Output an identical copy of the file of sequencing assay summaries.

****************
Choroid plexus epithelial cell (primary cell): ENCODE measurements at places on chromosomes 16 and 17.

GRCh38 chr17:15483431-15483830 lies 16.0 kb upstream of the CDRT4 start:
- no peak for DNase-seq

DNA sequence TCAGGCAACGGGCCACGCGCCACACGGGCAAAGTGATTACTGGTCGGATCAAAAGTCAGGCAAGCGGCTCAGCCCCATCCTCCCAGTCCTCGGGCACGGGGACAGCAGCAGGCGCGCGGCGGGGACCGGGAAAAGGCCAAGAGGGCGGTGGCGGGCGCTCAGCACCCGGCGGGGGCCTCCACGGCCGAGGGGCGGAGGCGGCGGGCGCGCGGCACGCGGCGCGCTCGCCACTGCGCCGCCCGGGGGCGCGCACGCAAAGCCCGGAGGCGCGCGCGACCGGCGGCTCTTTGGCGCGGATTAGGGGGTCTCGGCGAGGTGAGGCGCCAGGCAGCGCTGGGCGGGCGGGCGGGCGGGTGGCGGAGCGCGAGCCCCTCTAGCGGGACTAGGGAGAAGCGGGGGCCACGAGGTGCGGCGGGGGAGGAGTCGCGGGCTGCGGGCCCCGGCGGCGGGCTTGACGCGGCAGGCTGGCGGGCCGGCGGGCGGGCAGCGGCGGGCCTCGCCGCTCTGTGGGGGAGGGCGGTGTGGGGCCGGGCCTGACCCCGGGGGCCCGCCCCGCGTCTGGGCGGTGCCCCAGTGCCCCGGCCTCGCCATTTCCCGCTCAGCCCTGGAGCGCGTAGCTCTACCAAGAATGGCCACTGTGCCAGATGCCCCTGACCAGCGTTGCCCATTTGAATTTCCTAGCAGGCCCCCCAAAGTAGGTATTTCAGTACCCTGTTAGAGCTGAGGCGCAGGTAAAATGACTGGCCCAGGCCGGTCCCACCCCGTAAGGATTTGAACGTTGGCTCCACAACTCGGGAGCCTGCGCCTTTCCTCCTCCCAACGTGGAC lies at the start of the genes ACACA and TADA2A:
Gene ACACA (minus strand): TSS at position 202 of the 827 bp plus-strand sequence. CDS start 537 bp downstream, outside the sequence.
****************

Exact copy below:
Choroid plexus epithelial cell (primary cell): ENCODE measurements at places on chromosomes 16 and 17.

GRCh38 chr17:15483431-15483830 lies 16.0 kb upstream of the CDRT4 start:
- no peak for DNase-seq

DNA sequence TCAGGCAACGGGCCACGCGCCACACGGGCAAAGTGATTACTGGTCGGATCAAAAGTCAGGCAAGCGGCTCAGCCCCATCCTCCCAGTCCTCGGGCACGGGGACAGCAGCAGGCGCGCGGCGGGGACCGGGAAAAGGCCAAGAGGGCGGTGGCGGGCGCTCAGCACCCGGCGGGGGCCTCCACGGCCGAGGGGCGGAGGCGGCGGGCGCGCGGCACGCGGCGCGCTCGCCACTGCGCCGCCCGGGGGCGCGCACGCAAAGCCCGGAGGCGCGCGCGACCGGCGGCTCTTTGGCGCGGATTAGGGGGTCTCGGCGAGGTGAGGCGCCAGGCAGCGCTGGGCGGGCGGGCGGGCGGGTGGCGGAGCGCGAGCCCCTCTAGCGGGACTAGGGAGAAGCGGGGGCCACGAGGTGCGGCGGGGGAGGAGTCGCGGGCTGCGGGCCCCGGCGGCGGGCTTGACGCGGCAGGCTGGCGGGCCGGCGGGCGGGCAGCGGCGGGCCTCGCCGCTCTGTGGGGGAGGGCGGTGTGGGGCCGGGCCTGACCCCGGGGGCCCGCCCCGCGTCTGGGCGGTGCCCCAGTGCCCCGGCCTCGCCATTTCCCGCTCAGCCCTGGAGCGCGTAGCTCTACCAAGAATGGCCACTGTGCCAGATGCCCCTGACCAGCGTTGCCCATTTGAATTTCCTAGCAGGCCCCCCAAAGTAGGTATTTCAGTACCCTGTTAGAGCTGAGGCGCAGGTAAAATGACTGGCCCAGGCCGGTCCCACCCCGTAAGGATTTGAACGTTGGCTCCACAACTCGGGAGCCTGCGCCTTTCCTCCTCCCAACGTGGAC lies at the start of the genes ACACA and TADA2A:
Gene ACACA (minus strand): TSS at position 202 of the 827 bp plus-strand sequence. CDS start 537 bp downstream, outside the sequence.